I am a huge fan of simple cap tables. A cap table is a written record (in Excel, for example) of who owns stock in your company. It lists every owner out by amount owned, type of stock (common or preferred), and date purchased. It also lists out option holders and warrant holders. It should also provide a combined summary so that it is easy to see who owns what % of the company on a fully diluted and converted basis.
One rule of simple cap tables is to issue “normal” stock to founders (common stock only) and investors (typically preferred stock, but sometimes common stock to early friends and family). Additionally, at the seed stage, investors and the company might want to issue the investors convertible debt to avoid the question of valuation. For clarity, it is impossible to issue stock without putting a value on the company. There are no exceptions to this rule. With convertible debt, however, you can raise money via a debt instrument that later converts to equity typically at a discount to the next qualifying equity round price. So, again, with convertible debt, you delay the valuation decision altogether until the next equity round is raised (and hopefully by then the company is more mature leading to better metrics for valuation).
Yesterday I spoke with a faculty member at Cornell about structuring an investment. A real institutional investor wants to invest $XX,000 in his company. I stress that the offer is from a real investor with a good reputation. The company is at the pre-seed stage, and the outside investment would qualify the company for an additional grant from a government source (matching funds). Seems like a win-win. The investment is a small one and, to me, the investor is basically buying a ticket to watch the company and participate in future financings if desirable.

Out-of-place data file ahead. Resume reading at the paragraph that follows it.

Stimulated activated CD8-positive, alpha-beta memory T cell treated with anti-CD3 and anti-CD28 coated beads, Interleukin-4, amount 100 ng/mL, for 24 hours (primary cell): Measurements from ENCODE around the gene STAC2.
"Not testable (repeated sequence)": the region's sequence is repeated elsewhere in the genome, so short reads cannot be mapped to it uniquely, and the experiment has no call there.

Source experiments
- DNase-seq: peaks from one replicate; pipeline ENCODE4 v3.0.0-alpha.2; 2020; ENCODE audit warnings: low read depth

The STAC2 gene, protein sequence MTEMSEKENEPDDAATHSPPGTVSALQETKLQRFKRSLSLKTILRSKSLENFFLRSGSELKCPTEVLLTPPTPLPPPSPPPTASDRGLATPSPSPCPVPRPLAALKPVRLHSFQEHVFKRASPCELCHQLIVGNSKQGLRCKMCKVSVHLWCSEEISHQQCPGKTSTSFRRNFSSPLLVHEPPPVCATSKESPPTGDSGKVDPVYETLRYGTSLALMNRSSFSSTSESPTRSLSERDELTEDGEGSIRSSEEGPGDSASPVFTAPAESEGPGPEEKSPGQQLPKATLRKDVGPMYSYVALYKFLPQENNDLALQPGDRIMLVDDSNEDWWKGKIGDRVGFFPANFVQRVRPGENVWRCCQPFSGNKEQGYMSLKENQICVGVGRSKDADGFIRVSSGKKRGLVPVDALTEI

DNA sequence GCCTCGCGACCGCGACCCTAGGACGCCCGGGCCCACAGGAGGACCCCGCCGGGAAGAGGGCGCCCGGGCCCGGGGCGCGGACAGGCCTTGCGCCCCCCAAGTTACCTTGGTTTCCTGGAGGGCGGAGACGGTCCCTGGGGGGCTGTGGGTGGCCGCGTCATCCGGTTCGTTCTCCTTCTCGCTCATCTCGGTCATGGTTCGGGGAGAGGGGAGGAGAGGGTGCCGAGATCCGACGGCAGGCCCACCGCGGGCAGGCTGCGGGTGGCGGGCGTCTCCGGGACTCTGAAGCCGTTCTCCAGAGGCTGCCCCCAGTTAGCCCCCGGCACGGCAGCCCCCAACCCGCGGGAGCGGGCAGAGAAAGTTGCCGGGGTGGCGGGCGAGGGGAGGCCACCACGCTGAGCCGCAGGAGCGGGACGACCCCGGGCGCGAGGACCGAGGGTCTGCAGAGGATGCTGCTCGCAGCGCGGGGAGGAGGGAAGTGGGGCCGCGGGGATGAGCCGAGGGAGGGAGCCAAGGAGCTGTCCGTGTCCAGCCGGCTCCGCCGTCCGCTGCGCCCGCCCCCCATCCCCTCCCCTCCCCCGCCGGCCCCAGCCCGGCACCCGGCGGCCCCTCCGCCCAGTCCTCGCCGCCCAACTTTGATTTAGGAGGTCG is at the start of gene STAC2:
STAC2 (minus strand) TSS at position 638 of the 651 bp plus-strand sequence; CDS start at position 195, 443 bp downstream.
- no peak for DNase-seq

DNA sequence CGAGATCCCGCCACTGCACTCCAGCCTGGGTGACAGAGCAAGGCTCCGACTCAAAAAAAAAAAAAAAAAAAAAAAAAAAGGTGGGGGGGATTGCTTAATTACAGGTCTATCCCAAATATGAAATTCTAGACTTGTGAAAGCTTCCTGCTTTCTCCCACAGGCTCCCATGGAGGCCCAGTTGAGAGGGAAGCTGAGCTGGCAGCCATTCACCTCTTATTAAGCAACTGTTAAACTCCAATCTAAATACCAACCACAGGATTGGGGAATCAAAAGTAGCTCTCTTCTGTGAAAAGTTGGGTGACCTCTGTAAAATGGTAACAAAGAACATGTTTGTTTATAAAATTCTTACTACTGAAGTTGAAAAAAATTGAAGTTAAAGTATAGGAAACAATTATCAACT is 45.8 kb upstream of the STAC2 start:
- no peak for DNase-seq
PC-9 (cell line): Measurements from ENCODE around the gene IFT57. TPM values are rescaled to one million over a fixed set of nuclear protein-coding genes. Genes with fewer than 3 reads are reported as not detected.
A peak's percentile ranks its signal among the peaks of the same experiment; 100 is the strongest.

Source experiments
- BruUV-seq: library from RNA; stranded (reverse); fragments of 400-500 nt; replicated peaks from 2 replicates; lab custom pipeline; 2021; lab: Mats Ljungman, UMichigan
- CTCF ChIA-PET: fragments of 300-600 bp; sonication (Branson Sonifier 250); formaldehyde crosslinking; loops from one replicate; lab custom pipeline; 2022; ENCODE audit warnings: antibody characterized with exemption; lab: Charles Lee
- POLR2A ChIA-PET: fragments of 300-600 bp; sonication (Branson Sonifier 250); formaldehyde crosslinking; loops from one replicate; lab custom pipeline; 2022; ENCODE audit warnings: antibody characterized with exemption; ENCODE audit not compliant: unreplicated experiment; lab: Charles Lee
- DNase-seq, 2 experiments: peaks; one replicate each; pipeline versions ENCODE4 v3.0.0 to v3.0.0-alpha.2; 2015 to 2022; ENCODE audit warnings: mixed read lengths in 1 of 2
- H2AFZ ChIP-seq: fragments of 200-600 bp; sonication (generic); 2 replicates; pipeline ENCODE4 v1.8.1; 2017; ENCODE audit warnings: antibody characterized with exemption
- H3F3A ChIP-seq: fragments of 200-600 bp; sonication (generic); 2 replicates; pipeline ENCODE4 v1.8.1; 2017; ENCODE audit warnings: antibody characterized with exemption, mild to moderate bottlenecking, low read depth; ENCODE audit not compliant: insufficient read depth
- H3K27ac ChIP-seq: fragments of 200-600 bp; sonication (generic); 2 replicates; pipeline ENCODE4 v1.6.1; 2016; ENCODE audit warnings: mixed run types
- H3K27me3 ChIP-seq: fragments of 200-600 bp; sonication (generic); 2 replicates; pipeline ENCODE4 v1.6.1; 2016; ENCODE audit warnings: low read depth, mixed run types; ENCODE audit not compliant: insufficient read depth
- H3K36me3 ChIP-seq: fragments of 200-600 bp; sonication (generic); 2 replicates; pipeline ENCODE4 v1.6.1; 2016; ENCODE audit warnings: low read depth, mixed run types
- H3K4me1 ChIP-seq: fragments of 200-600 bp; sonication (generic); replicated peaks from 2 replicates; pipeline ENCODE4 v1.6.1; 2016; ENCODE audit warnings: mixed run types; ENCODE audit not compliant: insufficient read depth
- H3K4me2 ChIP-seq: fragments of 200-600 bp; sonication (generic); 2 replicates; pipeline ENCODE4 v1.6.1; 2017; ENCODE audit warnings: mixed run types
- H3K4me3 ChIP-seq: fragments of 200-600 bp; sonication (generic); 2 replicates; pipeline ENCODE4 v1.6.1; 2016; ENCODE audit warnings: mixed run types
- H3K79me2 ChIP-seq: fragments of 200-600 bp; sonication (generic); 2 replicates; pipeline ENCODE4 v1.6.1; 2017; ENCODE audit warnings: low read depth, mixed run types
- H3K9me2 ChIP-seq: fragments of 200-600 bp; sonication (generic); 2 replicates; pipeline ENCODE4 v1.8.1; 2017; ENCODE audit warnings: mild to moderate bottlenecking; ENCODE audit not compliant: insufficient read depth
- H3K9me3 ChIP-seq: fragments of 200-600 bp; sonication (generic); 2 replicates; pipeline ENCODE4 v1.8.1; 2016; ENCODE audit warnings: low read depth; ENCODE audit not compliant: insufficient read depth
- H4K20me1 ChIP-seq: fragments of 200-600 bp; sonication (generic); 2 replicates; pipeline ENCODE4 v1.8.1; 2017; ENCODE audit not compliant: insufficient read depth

The investor suggested to the faculty member that the investment be convertible debt. This suggestion was completely appropriate as doing a Series A round for only $XX,000 would gum up the company’s cap table (thereby violating the simple cap table rule). When the company raises its first meaningful equity round (in terms of dollar amount), it will not want to have any existing preferred stock on its cap table.
The wrinkle is that, in this case, a convertible debt investment will not qualify for the government match because it is not equity. So, we needed a solution. The investor deserves to get preferred stock ultimately (remember, that was the goal of the convertible debt). Understanding that convertible debt would not work for the company, the investor proposed a fair valuation for the investment (in other words, the investor proposed that the $XX,000 would purchase Y% of the company). The only concern is how to issue common stock to the investor and still make it feel like an institutional investor.
After discussion, the faculty member and I concluded that issuing common stock with the contractual right (by written agreement) to convert the common stock to preferred stock in the next equity round would work. I hope the investor agrees. The conversion ratio would have to be worked out (it could be one for one or, more likley, will be based on simple formula comparing the share prices of each round), but it seems like a good solution. Critically, it keeps the company’s cap table simple and positions the company well, from a cap table perspective, to eventually raise a “first” preferred stock round when it is ready.
I am curious to see how it works out.